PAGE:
“Stories of the Resilient” – Mumtaz Ali

“Stories of the Resilient” – Mumtaz Ali

My name is Mumtaz Ali, I belong to Thui Yasin. My family moved to Gilgit in 1994. I am a 30-year-old male with a visual impairment. My primary and secondary schooling were from Gilgit, and I moved to Islamabad for intermediate. I have a teaching experience of 8.5 years of which five years as the principal. I moved back to Gilgit for my Masters. I am supposed to tell you my story, let us see how it goes, let’s start.

In 1997, when I was in school, I came to know that my vision was going to be a problem; but I did not take it much seriously. After 2006, my vision started to deteriorate. You know it was a depressing time; I felt gloomy, rain would make me sad as my vision blurred, and exams would stress me out. In 2011, a doctor diagnosed that I have “Retinitis pigmentosa” (RP), which means that cells in the retina break down slowly over time, causing gradual vision loss. What took a toll on me is the way that the doctor delivered the news to me. Frankly speaking our doctors are not compassionate enough with patients. After hearing this news, my world crumbled in front of me; all my dreams seemed impossible for me to achieve.

After 2013, I couldn’t read or write and lost my complete vision. When I moved back to Gilgit after diagnosing with RP, I did not let anyone know of my disability because at that time I believed one should hide his or her disability and it is something you should not be proud of. Initially, it was a hard pill to swallow, and I struggled to live with the disability but gradually I accepted it. Now, I go on about things without much help from others. It takes time to accept life altering events, and a lot of courage and guts to accept yourself for who you are. But now, I wear my disability like a crown!!!

Before being diagnosing with RP, I feared people with blindness and had no awareness of persons with disabilities (PWDs). At that time, I did not realize life has stored something the same for me as well.

I have always been passionate about teaching, and I started as a teacher in school and did not let my disability come in the way of my dreams. One thing that I have experienced is, when I lost my vision, my memory as well as my hearing ability improved. Nature takes one thing from you it compensates you in some other way. I tried hard to hide my disability from my family and for quite some time I excelled at it but eventually I had to break it to my family. My family and friends supported me, and I am happy to have such a support system. Anyhow in 2019, I applied for a masters at KIU, initially I did not get into my desirable course but somehow ended up enrolling into my dream course. I graduated with a 3.7 CGPA and secured second position. Currently I am doing master’s in political science as a private student meanwhile, I am also working as Vice President at Gilgit Baltistan’s Goodwill Movement which is a disabled-led organization, a must need for the disabled community.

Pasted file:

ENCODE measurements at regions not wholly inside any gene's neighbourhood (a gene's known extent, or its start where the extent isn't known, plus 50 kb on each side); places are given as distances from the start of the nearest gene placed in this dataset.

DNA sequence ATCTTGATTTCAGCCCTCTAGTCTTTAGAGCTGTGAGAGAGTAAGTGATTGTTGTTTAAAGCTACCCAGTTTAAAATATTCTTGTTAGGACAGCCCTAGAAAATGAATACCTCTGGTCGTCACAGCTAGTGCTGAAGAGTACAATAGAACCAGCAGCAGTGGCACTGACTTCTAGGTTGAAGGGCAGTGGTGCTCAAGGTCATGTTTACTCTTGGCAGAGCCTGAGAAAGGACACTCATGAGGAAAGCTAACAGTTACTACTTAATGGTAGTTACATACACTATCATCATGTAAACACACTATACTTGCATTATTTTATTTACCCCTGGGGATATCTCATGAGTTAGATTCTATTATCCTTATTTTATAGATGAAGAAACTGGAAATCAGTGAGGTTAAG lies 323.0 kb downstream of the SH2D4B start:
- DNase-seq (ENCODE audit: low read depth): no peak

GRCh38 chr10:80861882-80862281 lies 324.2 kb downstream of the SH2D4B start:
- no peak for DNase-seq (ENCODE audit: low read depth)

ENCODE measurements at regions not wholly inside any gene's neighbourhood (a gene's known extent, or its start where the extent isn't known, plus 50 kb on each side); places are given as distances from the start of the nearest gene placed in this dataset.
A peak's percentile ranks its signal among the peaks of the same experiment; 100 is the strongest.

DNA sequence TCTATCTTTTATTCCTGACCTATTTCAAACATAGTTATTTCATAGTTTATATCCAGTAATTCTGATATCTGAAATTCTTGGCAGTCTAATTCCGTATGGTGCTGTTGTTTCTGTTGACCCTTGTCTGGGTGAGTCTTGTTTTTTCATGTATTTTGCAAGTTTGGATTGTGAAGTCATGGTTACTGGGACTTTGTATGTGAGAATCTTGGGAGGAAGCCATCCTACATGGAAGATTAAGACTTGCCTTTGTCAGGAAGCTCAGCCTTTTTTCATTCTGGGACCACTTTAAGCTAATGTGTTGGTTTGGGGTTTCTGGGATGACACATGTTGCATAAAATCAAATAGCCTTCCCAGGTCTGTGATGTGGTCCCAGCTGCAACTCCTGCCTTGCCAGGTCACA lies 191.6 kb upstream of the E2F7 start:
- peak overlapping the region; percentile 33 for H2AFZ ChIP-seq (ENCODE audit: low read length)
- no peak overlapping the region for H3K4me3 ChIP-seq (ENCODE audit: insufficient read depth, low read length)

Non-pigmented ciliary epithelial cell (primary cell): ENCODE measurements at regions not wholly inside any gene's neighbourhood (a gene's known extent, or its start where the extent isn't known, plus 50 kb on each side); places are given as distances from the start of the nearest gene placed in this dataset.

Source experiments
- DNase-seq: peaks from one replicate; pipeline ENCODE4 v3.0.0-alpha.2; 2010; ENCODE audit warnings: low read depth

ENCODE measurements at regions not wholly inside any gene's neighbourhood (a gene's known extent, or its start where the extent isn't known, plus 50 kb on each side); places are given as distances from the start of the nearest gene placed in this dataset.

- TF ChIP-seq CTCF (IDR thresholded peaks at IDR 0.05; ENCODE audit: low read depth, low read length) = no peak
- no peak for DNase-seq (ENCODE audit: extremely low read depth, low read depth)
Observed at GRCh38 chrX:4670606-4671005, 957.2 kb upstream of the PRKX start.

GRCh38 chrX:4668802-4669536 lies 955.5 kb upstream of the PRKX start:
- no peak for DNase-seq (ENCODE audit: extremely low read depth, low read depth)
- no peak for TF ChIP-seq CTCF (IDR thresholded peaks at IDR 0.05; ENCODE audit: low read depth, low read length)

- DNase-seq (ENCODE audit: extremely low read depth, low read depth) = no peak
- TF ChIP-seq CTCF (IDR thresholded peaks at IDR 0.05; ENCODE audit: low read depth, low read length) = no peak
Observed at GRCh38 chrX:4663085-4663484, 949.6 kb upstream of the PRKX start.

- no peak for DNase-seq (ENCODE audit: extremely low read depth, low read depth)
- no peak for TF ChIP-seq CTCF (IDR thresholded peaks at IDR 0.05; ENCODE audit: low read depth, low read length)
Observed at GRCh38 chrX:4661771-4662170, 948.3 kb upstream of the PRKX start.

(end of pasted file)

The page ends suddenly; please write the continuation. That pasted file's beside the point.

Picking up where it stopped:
Living with a disability has made me realize that there are two kinds of people in our society: those who want to help but do not know how to and the other group who only pity or sympathize with PWD’s, which mirrors medical and charity theory of disability which are highly favored by our society.

 In Gilgit Baltistan, there is a huge amount of discrimination around PWDs. Accounting my personal experience, a doctor declared me unfit for work due to my disability. Nevertheless, I have an experience of 8.5 years in teaching, which proves that you can defy the odds and make things work in your favor.

Is our society inclusive enough, is our education system accommodating enough? Few things have improved, but a lot of work is still needed to be done to make our society more inclusive of PWDs. One thing I have learned is to fight for your rights because nobody is going to stand up for you. Next thing I would like to point out is support, I request parents and public both to provide a moderate environment to PWDs, do not be overprotective or do not completely neglect them. I have seen abled people getting fake special cards just to enjoy the benefits of PWDs which is ethically and morally wrong.

One thing I wish I had done sooner is to talk about my disability. I wish I had shared the news with my family sooner. My request to PWDs is to not hide your disability, be more vocal about your disability because we need to raise awareness among the public about disabilities and the rights of PWDs. If you see a PWD, do not be a savior and jump to help. Instead, talk to that person first whether he/she needs your help. Do not come to rescue them unless they ask for it. Besides, its basic etiquettes and try to be compassionate with each other because not all disabilities are visible, and you never know what internal demons’ people are fighting.

In the end, I would like to leave all of you with this thought why do we have to go through something intensive to realize the urgency of the issue? Talking about government-level efforts, General Zia passed first disability act in 1981. It is rumored that he passed this bill because he had someone with a disability in his family. Personally, I feel, if we are to excel as a society, we need to include PWDs in every walk of life and our society needs to include PWDs to grow inclusively in a dignified order.

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